•   Ah! Good. More outstanding illustrations by Raissa Figueroa are showcased in “Like So,” a lovely new picture book written by Ruth Forman. (Little Simon/Simon & Schuster, 2024, all ages, $18.99.) Golds and yellows for the Toni Morrison book; greens, purples and other colors of nature for this story of a little girl, her grandmother and her family. So much love. “I hug you like so/you hug me like so/we got love/like so.” This is one you will want to read with the kids over and over again.

“The Masjid Kamal Loves” is a new picture book from writer Ashley Franklin and illustrator Aaliya Jaleel (Salaam Reads/Simon & Schuster, 2023, all ages, $18.99). This introduction to Islam introduces us to Kamal, who loves Fridays because he gets to worship and meet with his friends and community leaders.

“The Little Tiger,” “Too Much” & “Today” + others — book reviews

December 17th, 2023


“Morning Light,” photo by Rawley/use with permission only

Well, good day, friends. Here are a few cool picture books, in case you’re looking for last-minute holiday gifts.

“The Little Tiger” is the latest in the “My Little Animal Friend” picture book series from author/illustrator Nicola Killen. (A Paula Wiseman Book/Simon & Schuster Books for Young Readers, 2023, ages 4 and up, $17.99.) Killen studied children’s book illustration at Cambridge School of Art, and her work is light and beautiful. Her trademark little windows are included, and kids will get a kick out of Ollie, who receives the tiger suit she wanted for her birthday and gets to go on a magical journey.

  • “Too Much: My Great Big Native Family” is a cool new picture book from author Laurel Goodluck and illustrator Bridget George. (S&S Books for Young Readers, 2024, ages 4 and up, $18.99.) This delightful book introduces us to Russell, who is over the moon to have a part in the school play. But… “It’s Family Time.” Is anyone paying attention to Russell, and his news? Vivid and playful illustrations from Bridget George (Nimkiinagwaagankwe), who is an Anishinaabe artist from Kettle and Stony Point First Nation. Great artwork that makes Russell’s story come alive. Goodluck is the author of “Forever Cousins,” “Rock Your Mocs” and other works. She is Mandan and Hidatsa (from the prairies of North Dakota) and Tsimshian (from an Alaskan rainforest).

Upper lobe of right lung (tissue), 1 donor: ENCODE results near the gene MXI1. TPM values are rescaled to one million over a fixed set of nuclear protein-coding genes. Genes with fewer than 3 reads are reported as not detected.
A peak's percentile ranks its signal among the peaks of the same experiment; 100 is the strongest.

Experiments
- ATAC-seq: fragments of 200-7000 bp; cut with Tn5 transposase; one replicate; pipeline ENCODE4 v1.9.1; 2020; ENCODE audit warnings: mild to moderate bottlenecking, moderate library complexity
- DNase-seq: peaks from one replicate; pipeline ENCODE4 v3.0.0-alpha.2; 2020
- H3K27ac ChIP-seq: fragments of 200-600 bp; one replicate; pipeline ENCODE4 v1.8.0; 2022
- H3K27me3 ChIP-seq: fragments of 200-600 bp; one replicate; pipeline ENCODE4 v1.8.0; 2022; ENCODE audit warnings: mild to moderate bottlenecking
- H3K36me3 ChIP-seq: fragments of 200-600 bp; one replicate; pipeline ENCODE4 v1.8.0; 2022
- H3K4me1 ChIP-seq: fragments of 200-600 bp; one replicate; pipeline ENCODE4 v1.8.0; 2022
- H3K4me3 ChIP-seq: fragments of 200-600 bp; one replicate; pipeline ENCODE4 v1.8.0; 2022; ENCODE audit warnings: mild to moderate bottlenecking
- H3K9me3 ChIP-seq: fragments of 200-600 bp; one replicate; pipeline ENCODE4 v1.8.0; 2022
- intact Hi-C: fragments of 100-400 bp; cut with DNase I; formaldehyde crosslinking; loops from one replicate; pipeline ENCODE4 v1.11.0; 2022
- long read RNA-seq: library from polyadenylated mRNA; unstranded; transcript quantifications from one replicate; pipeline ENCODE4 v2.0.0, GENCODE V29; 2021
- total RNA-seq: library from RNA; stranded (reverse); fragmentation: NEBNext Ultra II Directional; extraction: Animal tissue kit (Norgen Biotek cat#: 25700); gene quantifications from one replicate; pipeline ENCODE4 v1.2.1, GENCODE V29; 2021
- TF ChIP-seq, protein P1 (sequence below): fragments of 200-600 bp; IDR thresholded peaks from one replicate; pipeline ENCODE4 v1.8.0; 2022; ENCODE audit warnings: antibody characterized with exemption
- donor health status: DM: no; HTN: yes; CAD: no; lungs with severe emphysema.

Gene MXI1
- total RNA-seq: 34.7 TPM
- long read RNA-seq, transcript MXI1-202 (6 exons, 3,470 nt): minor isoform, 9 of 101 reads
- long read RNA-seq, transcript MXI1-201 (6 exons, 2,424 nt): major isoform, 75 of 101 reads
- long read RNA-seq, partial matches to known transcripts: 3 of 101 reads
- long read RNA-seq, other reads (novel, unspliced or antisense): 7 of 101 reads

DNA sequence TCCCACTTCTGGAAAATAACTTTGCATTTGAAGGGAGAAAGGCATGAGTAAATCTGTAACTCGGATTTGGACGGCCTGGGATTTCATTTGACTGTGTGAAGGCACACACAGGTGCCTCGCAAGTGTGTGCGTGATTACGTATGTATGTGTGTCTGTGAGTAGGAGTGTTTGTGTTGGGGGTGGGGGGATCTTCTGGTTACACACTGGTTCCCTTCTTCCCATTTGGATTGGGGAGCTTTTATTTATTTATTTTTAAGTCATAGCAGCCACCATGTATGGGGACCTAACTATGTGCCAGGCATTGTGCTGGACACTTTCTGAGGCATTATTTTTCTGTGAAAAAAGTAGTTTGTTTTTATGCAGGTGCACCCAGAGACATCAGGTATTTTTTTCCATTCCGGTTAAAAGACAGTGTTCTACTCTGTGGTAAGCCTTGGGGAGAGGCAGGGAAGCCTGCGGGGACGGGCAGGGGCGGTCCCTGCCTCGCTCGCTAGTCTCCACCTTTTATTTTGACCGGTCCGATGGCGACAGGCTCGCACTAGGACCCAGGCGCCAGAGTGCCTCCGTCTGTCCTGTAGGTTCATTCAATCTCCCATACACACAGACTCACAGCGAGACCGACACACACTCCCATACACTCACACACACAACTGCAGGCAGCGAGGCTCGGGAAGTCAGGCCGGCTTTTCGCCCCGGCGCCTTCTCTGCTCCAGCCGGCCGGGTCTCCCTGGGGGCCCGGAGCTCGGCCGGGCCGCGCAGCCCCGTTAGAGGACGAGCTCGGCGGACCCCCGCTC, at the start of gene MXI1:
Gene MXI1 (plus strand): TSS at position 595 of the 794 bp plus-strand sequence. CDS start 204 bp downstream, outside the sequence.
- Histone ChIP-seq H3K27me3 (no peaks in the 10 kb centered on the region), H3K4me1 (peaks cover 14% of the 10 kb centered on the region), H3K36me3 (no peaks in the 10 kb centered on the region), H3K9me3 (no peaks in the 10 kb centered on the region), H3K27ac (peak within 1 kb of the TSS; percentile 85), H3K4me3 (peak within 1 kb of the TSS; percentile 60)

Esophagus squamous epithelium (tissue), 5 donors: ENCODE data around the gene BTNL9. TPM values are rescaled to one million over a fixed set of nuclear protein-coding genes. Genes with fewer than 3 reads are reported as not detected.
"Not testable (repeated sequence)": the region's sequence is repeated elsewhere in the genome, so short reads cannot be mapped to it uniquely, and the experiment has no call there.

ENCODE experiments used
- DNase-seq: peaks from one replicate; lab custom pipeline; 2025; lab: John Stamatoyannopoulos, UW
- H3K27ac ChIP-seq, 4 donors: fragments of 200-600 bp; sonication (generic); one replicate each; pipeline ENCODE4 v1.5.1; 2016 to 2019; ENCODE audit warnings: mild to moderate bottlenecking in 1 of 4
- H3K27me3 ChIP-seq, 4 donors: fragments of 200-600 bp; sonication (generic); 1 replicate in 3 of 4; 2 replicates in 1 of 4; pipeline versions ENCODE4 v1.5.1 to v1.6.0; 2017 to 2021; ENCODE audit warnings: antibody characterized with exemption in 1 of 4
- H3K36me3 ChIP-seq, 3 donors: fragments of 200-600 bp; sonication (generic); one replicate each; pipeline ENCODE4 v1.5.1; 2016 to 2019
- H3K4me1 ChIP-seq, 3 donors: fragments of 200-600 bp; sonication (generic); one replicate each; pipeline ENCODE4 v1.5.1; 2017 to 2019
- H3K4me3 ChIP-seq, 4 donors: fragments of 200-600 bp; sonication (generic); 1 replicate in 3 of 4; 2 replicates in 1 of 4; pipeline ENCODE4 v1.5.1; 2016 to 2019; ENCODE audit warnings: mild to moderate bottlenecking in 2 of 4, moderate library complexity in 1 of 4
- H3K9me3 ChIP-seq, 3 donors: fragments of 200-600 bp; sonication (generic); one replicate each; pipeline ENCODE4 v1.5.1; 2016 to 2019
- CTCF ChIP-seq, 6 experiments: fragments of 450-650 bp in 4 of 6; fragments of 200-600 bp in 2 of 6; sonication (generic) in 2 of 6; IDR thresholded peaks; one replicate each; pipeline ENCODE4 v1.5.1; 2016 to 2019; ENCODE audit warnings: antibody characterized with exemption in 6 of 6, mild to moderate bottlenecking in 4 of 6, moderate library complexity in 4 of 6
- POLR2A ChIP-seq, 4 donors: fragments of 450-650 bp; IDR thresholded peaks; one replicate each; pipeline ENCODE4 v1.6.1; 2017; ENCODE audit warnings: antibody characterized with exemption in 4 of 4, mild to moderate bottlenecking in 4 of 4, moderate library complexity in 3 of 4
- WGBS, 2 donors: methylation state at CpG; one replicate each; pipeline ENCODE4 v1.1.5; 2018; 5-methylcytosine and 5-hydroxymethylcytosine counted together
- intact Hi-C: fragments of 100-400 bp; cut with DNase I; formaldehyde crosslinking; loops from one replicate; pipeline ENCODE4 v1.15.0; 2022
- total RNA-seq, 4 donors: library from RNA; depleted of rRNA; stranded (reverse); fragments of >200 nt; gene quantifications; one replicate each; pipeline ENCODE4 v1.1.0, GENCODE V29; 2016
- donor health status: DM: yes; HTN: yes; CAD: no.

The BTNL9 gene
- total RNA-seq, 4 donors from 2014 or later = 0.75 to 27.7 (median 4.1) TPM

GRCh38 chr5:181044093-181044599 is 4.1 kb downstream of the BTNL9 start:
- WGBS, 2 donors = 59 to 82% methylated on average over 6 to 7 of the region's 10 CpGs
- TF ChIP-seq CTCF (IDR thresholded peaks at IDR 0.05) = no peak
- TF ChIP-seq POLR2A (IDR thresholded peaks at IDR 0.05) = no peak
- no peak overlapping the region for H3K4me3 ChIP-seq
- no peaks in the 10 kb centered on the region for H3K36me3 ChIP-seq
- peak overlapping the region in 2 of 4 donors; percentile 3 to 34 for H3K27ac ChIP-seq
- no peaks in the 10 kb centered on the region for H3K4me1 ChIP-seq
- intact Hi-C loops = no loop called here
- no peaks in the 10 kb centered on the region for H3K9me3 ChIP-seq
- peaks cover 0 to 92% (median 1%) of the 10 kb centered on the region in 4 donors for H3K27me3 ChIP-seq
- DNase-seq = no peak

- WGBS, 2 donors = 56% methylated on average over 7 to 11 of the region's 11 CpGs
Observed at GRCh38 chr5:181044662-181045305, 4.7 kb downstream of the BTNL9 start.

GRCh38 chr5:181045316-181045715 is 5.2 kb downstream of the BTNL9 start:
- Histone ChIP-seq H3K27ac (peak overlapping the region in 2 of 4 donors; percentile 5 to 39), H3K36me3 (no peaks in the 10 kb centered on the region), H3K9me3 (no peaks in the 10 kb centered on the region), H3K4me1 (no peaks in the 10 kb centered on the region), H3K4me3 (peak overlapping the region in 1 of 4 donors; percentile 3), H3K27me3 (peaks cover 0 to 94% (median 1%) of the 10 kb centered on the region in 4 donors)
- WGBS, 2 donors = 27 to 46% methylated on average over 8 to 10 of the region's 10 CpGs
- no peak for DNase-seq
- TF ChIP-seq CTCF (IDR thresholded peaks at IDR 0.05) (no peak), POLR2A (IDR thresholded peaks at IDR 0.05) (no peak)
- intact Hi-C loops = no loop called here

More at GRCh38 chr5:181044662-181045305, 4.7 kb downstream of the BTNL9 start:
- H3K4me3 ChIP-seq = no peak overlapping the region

I really loved “Today,” a powerful and sweet book about mindfulness, for children and grown-ups of all ages. Written by Gabi Snyder, with illustrations by Stephanie Graegin (“The Long Ride Home,” the Heartwood Hotel series and other titles). (A Paula Wiseman Book, Simon & Schuster Books for Young Readers, 2024, $18.99.)

  • Oh, hey, Santa! “Santa’s Gotta Go!” (written by Derrick Barnes, with illustrations by Courtney Lovett, Nancy Paulsen Books, Penguin Random House, 2023, all ages, $18.99). Hysterically funny picture book about the Mack family, who think they want Santa to stay at their house — until he does. Turns out, he’s a rocker, and a little bit out of hand. How will they handle all the, uh, fun? Great title to add to your Christmas book collection.

“My Block Looks Like” is a fantastic new release from author Janelle Harper and painter and illustrator Frank Morrison (Viking/Penguin Random House, 2024, all ages, $18.99). Reminds me in the sweetest, best way of John Steptoe’s “Stevie,” a book I read (until the cover and pages were tattered) when I was a kid. The author/illustrator was only 19 when the book was published, and this gave me hope, as a young writer. Author Harper, a Bronx native, is “a proud veteran public school teacher.” Yes! And thank you. Morrison, who “started his journey as a graffiti artist in New Jersey” (practice and more practice for a young artist) and has now illustrated twenty-plus children’s books. Buy this one, and make sure you put out art supplies to go along with it.

  • “First Day, Worst Day,” is a funny, sad, kooky, sweet new illustrated chapter book. It’s from the “Very Worst Ever” series, by author Andy Nonamus and illustrator Amy Jindra (Little Simon, 2024, grades kinder and up, 117 pages, $6.99). Our hero will not tell us his name, mainly because he’s kinda shy and a little embarrassed, but hello, yes. He will share his day with us. Let’s go!

#Lastbutnotleast… If you’re looking for a wacky, whimsical graphic novel, check out David Ezra Stein’s “Beaky Barnes and the Devious Duck.” (Penguin Workshop/Penguin Random House, 2024, ages 4 and up, 118 pages, $18.99.) There’s a new duck in town, and he’s tricky. Better watch out, townspeople. Check out more of Stein’s work here. He’s good at drawing! as my students would say.

Bon appetit, talk soon,